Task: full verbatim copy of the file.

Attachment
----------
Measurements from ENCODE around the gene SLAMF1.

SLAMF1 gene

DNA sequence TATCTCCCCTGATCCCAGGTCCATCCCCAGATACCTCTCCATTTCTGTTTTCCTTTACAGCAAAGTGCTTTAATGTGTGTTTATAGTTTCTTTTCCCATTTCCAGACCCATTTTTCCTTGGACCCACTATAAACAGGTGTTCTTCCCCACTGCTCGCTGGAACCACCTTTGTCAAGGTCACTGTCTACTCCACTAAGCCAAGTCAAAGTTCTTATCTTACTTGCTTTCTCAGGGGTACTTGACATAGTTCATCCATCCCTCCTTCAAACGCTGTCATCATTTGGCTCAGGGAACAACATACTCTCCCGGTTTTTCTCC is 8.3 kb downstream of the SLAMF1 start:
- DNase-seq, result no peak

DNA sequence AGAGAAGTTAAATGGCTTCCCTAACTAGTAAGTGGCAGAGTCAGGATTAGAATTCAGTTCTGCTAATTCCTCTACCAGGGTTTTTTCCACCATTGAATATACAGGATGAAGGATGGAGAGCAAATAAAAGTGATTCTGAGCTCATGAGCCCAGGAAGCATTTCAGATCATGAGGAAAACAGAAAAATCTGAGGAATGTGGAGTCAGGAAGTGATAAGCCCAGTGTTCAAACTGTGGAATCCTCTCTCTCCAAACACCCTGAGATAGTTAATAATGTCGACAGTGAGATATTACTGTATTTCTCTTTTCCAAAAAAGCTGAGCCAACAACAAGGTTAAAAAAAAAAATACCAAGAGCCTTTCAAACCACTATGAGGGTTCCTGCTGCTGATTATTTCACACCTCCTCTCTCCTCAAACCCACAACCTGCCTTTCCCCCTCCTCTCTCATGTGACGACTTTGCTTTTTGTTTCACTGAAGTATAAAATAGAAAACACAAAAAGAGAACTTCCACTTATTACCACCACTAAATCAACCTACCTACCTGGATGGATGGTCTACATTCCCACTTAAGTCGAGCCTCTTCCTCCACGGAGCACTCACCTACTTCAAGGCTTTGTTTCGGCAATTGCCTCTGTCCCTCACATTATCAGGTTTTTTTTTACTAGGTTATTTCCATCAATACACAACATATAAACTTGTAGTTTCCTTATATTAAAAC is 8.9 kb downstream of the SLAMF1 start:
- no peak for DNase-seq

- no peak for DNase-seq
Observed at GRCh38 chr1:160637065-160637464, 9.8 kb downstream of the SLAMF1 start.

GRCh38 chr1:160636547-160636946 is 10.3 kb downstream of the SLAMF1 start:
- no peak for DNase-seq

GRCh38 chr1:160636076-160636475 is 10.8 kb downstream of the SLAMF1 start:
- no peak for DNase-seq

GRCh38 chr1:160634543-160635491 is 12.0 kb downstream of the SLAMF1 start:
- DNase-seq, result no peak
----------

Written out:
Measurements from ENCODE around the gene SLAMF1.

SLAMF1 gene

DNA sequence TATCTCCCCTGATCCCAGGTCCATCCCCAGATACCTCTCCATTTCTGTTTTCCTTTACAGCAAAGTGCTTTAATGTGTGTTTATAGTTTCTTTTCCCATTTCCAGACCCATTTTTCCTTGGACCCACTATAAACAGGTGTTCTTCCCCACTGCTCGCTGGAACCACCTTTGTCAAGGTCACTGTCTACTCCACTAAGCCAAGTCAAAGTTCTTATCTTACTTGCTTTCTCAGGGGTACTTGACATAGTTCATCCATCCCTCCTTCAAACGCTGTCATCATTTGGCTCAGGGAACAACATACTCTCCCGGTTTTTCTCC is 8.3 kb downstream of the SLAMF1 start:
- DNase-seq, result no peak

DNA sequence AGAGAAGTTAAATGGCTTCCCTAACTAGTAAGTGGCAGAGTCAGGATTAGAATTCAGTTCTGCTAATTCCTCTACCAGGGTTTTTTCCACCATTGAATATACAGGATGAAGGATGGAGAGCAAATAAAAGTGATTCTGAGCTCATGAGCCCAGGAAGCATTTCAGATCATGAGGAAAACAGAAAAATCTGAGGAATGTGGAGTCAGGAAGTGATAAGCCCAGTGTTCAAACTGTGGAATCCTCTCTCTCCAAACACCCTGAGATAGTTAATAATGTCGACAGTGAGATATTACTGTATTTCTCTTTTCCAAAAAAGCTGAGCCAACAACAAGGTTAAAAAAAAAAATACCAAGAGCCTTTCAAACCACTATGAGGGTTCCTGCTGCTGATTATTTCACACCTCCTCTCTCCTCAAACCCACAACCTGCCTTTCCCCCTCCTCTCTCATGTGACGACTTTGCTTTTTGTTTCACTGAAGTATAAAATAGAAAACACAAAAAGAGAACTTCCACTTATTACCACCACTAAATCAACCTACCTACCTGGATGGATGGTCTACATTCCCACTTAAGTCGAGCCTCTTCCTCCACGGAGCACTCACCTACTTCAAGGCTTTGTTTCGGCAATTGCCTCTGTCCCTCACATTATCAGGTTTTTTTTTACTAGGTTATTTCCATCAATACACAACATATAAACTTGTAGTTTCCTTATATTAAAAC is 8.9 kb downstream of the SLAMF1 start:
- no peak for DNase-seq

- no peak for DNase-seq
Observed at GRCh38 chr1:160637065-160637464, 9.8 kb downstream of the SLAMF1 start.

GRCh38 chr1:160636547-160636946 is 10.3 kb downstream of the SLAMF1 start:
- no peak for DNase-seq

GRCh38 chr1:160636076-160636475 is 10.8 kb downstream of the SLAMF1 start:
- no peak for DNase-seq

GRCh38 chr1:160634543-160635491 is 12.0 kb downstream of the SLAMF1 start:
- DNase-seq, result no peak